“Why stand for election?” Ask the younger generation…. | East Devon Alliance

Sparks fly at EDDC elections event this evening

Thursday, 13 March 2014 7 Comments by Claire
There were a few heated exchanges at tonight’s elections event, which was put on by EDDC.

With around 80 or so people were present, the event kicked off with a presentation on parliament and how decisions are made and laws passed. It was really interesting and very well articulated, by a locally based civil servant, who was obviously passionate about her job.
Next up, after a very pleasant sociable coffee and cake break, was a presentation by someone from the cabinet office, about how registration is changing for elections. The jist was that people will soon need to register individually, rather than someone being allowed to register on their behalf.
Then, youth campaigners, 17 year old Alfie Weaver and 16 year old George Downs presented on their work for the youth service. George explained about his role in the youth parliament.  And Alfie told the group what work he had been doing within schools and the community, helping young people.  He explained that much work was currently ongoing to challenge the youth review.
After this excellent presentation, deputy leader, Cllr Andrew Moulding, said a few words on campaigning for election and being a councillor, (including words of advice from former EDDC leader, Ted Pinney, accounts of dog bites and leaflets being thrown in bins). 
Unfortunately, the talk went down badly with some attendees, who were hoping to hear more about the work of a councillor and less about the hazards of putting your hand through a letterbox, with a silent but aggressive dog on the other side.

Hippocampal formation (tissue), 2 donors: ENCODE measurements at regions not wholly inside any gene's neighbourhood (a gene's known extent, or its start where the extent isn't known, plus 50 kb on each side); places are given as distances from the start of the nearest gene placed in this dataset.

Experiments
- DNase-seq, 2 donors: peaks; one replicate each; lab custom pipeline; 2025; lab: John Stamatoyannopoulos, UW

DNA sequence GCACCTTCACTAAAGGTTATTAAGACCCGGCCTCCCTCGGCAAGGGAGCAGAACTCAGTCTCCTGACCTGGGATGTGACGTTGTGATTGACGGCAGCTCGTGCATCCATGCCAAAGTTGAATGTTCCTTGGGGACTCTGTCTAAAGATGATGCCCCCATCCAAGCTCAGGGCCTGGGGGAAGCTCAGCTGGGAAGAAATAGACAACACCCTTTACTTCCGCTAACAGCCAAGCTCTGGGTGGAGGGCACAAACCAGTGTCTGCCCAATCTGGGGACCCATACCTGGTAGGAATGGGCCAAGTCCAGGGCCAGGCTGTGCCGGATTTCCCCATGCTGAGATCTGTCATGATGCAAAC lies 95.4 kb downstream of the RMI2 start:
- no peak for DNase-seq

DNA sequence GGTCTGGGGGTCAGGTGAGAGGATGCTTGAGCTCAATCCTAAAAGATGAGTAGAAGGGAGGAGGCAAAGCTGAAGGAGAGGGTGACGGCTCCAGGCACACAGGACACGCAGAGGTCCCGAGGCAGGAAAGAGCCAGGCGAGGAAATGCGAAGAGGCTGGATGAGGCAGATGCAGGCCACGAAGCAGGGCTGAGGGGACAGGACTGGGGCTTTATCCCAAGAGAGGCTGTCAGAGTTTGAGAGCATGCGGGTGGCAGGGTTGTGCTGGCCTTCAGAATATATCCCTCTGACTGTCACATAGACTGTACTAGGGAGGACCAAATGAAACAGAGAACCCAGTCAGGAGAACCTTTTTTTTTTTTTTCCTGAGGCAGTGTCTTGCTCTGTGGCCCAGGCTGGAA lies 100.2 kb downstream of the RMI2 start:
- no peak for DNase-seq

During questions, West Hill resident, Philip Algar, raised his hand.  He asked why the council was lacking in democracy and why the ruling conservative group tended to vote en bloc at full council meetings.
The question received a smattering of applause and started an outbreak of muttering.
Cllr Moulding replied that if the tory whip (Cllr Phil Twiss) had been present, he would have confirmed that no whipping of conservative councillors ever takes place.  This remark received a few derisive murmurs and prompted Alfie Weaver to raise his hand.
Alfie asked why, when he had brought his fellow youth campaigners to address the county councillors on budget day (20 February), had Cllr Moulding been part of the bloc conservative vote against allowing them to speak.
Cllr Moulding first replied that the young campaigners hadn’t registered in time. Alfie put him straight. They had, but had been told they couldn’t speak.
Cllr Moulding said he didn’t know about that but went on to say that if the council (Devon County Council) had allowed the youth campaigners to speak, they would have had to allow the badger campaigners to speak and maybe other members of the public.
I hadn’t intended to say anything this evening but this comment was so ridiculous that I put up my hand to respond. Out of a six hour meeting, this would have meant SIX MINUTES of time spent listening to the public!
Other hands also went up.
However, the chairman, Cllr Graham Godbeer, perhaps sensing that a can of worms had just been opened, hurriedly closed the meeting.
1. At 11:15 pm on 13th Mar Conrad Black wrote: